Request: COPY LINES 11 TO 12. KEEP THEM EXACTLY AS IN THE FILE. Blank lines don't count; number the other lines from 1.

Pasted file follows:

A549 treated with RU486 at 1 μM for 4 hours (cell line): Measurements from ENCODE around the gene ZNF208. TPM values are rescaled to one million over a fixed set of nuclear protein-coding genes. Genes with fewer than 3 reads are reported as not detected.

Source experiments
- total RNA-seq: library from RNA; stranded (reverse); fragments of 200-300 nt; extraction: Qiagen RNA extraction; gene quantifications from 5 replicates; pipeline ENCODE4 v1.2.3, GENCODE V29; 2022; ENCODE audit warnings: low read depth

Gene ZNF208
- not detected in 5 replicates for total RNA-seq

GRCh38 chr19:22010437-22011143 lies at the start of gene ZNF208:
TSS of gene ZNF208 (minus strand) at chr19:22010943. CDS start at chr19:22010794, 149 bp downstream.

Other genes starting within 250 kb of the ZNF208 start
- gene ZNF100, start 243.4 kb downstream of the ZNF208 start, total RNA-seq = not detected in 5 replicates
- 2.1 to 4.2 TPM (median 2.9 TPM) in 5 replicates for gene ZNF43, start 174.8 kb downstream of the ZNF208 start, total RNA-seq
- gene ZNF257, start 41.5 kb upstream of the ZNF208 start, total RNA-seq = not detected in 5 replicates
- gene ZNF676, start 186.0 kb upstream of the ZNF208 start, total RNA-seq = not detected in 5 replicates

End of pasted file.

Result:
- gene ZNF257, start 41.5 kb upstream of the ZNF208 start, total RNA-seq = not detected in 5 replicates
- gene ZNF676, start 186.0 kb upstream of the ZNF208 start, total RNA-seq = not detected in 5 replicates